Karsten named winner of Reformation hymn competition

By Jeni Miller

The Rev. Dr. Wilfred Karsten, pastor at Holy Cross Lutheran Church in Moline, Ill., is the winner of a hymn-writing competition held by LutheranReformation.orgthe official website for the Synodwide celebration of the 500th anniversary of the Reformation.

Karsten

Karsten

The lyrics of Karsten’s original hymn, “Though All Our Life Is Like a Scroll,” along with two musical settings of the hymn (including accompaniment and congregational pages), are available on LutheranReformation.org.

Judges for the competition included the Rev. Dr. Stephen P. Starke, pastor at St. John Lutheran Church, Amelith, Bay City, Mich.; the Rev. Dr. Jon Vieker, senior assistant to the LCMS president; and Peter Reske, senior editor of music/worship at Concordia Publishing House, St. Louis.

The announcement came June 17 that Karsten was the winner of the hymn for the Synod’s anniversary celebration, which has the theme of “It’s Still All About Jesus.”

“Hymns needed to be centered on themes of the Lutheran Reformation, but specifically embodying the theme ‘It’s Still All About Jesus’ was not a requirement,” said Reske. “However, Karsten’s hymn did both. He incorporated the word ‘still’ in four of the stanzas, each focusing on the work that God in Christ still does for his people. Further, more than a few of the competition entries emphasized the Reformation ‘solas,’ but Karsten’s hymn did it with elegance and nuance.”

A seasoned hymn writer

“Half a millennium later, the truths of the Reformation continue to apply,” explained Karsten. “I was moved to submit a hymn for the competition because I have written hymns ever since I became a pastor 32 years ago. While I have written some hymns for special occasions, most of my hymns were to be used in the congregation as a ‘sermon in song’ to amplify the points I was making from the pulpit.”

Karsten developed his hymn over a span of about three months. After he was announced as the winner, the committee commissioned a new tune to be specifically composed for the text.

“I want to express my special thanks to Dr. Jeffrey Blersch of Concordia University, Nebraska, who composed the tune ‘SOLA’ for this text,” said Karsten. “It is strong, reflective, and confident in nature. It fits the text perfectly, in my opinion.”

“With vivid and fresh imagery, Rev. Karsten has written stanzas beautifully balanced with Law and Gospel,” noted Starke. “The first four lines of the first four stanzas present the malady of sin; the last three lines of the first four stanzas show how Jesus and His saving work address sin’s malady. Here are just a few of my favorite images: blemished pages, costumes of our making, fig leaves of self righteousness, bells of doom are tolling, peaceful fortitude, scalpels of suspicion, symphony of grateful praise. It is a winning text in every way and by every standard of measure!”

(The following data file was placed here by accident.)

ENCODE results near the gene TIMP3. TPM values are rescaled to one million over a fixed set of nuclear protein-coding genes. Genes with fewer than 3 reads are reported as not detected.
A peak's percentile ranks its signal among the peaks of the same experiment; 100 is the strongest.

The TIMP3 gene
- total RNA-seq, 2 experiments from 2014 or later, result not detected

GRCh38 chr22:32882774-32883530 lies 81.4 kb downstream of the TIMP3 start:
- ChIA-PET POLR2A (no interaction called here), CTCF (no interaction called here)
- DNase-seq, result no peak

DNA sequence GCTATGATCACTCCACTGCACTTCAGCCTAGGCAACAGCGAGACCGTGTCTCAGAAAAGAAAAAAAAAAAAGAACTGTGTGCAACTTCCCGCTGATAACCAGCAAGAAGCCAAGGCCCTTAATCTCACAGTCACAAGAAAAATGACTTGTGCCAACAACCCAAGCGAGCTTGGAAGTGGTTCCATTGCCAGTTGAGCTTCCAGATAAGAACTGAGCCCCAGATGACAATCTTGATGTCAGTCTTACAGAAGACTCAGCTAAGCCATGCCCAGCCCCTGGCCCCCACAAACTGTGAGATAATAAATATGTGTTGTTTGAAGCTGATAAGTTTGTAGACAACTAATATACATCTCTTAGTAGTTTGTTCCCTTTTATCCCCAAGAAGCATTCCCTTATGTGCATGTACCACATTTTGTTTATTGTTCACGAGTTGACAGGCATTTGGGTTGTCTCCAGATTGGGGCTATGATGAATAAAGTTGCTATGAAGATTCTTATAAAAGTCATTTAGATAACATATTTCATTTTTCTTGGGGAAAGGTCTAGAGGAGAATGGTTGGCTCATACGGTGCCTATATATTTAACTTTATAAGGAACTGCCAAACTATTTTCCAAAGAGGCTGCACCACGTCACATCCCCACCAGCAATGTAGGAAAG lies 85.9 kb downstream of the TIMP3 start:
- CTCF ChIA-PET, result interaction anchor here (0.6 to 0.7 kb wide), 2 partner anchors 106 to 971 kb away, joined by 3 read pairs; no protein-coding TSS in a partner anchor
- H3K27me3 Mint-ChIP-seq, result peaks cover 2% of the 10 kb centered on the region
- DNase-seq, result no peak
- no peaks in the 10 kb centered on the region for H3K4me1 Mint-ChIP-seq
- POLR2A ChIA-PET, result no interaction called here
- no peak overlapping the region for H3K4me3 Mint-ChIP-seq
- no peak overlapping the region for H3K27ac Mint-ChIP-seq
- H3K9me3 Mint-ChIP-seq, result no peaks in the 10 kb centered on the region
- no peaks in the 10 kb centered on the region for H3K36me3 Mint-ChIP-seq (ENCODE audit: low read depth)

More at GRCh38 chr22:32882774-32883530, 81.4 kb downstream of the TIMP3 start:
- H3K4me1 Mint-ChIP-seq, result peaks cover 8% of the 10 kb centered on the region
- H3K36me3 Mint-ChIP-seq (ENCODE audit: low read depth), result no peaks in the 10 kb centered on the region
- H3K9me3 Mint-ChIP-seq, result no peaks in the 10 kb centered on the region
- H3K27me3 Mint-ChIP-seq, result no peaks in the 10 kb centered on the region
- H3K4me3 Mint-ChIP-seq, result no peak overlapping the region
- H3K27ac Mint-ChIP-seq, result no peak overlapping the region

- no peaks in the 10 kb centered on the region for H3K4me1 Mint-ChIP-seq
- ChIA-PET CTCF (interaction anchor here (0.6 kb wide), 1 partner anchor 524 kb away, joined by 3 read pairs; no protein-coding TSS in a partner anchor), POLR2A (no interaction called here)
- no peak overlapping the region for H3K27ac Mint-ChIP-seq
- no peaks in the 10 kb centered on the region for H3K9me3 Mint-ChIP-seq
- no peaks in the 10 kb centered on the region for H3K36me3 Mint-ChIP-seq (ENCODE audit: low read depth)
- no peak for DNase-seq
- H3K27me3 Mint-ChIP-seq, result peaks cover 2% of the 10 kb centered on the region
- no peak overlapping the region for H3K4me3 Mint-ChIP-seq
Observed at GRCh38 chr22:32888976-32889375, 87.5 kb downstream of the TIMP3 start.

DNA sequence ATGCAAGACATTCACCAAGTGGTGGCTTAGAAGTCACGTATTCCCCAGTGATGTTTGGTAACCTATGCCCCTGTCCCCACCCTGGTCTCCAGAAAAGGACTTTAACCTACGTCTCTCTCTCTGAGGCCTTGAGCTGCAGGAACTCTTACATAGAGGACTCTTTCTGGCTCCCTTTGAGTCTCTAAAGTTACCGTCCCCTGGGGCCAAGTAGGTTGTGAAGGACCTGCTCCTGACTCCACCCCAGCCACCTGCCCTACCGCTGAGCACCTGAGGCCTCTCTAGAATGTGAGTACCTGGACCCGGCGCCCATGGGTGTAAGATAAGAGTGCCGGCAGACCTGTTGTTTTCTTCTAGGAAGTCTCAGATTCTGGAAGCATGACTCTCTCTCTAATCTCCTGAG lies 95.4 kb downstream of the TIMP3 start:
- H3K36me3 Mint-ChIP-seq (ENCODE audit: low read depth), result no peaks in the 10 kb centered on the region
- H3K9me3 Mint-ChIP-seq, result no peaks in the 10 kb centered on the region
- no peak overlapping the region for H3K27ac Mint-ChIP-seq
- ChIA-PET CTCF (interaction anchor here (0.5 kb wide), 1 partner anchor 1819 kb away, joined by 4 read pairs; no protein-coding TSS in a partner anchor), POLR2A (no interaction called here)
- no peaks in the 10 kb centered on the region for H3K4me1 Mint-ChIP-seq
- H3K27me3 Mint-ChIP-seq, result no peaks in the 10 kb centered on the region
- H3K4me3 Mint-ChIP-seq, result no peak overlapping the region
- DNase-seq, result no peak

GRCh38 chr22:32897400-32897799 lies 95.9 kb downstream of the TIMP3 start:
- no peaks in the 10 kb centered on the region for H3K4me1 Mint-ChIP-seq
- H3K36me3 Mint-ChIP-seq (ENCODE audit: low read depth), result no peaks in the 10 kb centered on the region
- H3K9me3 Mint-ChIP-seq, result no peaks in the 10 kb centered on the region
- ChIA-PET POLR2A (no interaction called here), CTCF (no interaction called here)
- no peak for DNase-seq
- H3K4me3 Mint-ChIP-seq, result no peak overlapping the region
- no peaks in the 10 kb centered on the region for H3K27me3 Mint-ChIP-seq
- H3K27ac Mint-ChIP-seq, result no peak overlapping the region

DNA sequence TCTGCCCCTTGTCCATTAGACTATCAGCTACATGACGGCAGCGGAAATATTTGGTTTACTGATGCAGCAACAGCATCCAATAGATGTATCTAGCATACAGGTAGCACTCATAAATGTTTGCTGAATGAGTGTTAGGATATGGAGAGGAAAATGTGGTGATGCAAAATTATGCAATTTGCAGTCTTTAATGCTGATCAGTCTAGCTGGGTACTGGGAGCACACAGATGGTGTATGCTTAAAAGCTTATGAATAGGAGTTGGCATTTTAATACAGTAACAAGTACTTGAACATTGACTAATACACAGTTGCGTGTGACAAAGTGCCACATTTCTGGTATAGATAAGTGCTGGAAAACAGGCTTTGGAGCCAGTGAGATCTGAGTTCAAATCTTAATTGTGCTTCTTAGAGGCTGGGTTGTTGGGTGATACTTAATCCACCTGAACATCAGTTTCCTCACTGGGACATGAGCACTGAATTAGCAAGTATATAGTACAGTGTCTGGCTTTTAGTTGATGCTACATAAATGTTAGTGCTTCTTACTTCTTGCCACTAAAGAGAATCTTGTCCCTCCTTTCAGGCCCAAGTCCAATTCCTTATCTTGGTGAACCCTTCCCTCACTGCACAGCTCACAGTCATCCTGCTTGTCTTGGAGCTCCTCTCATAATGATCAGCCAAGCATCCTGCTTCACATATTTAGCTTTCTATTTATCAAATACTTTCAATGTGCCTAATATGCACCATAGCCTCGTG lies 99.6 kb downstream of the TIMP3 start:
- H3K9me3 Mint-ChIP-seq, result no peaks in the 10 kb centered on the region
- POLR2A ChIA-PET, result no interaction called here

Details of the hymn competition were announced in 2015 via LutheranReformation.org and various other Lutheran outlets, as well as through hymn-writing groups such as the Hymn Society in the United States and Canada and the Association of Lutheran Church Musicians.

The competition began last Oct. 13, and hymn writers from around the world submitted 232 entries for consideration in the competition, which closed Feb. 29.

The competition’s criteria

“The hymn competition sought original texts that were theologically strong (grounded in Scripture and Christological), poetically sound, filled with fresh imagery, fitting for liturgical use and congregational singing, and centered on themes of the Lutheran Reformation,” shared Starke. “Such themes might include … the proclamation of Christ and His saving work, the primacy of Scripture, justification by grace alone, salvation through faith alone, the Gospel, the Sacraments and new life in Christ.”

The winner of the competition received a $500 award and retains the copyright to the hymn’s text. According to Reske, “In addition to a clear proclamation of the Gospel, [Karsten’s hymn] has a beauty of language and form with a boldness of imagery that the judges believe will make for a memorable and enduring contribution to the hymnody of the Lutheran Church and beyond.”

The Rev. Randall Golter, special assistant to the LCMS president and director of the Synod’s 2017 Reformation-celebration planning, also considers Karsten’s hymn to be a welcomed contribution to the 500th anniversary celebration.

“Pastor Karsten’s text and Dr. Blersch’s tune provide the Church with a marvelous hymn: invitatory, reflective and full of the proclamation of Law and Gospel,” said Golter. “What a wonderful way to highlight the 500th anniversary of the Reformation! I pray congregations will use this often throughout the 2017 year.”

“A Lutheran hymn is one that clearly proclaims Christ and His saving work,” added Starke. “It is a hymn that is theologically strong because it is grounded in Holy Scripture. It is not man-centered, but rather Christ-centered. It is designed for proclamation and teaching the faith so that the truths of the faith are sung into the hearts of the worshipers. A Lutheran hymn is not empty-calorie, sweet, syrupy marshmallow fluff but rather nourishing meat that feeds the faith. I know I am not objective about this, but Lutheran hymns are the best!”

Deaconess Jeni Miller (jenikaiser@aol.com) is a freelance writer and member of Lutheran Church of the Ascension in Atlanta.

Posted June 23, 2016 / Updated June 24, 2016 / Updated June 29, 2016, with correction: In the fourth paragraph, “The announcement came June 17” not July 17 as previously reported.

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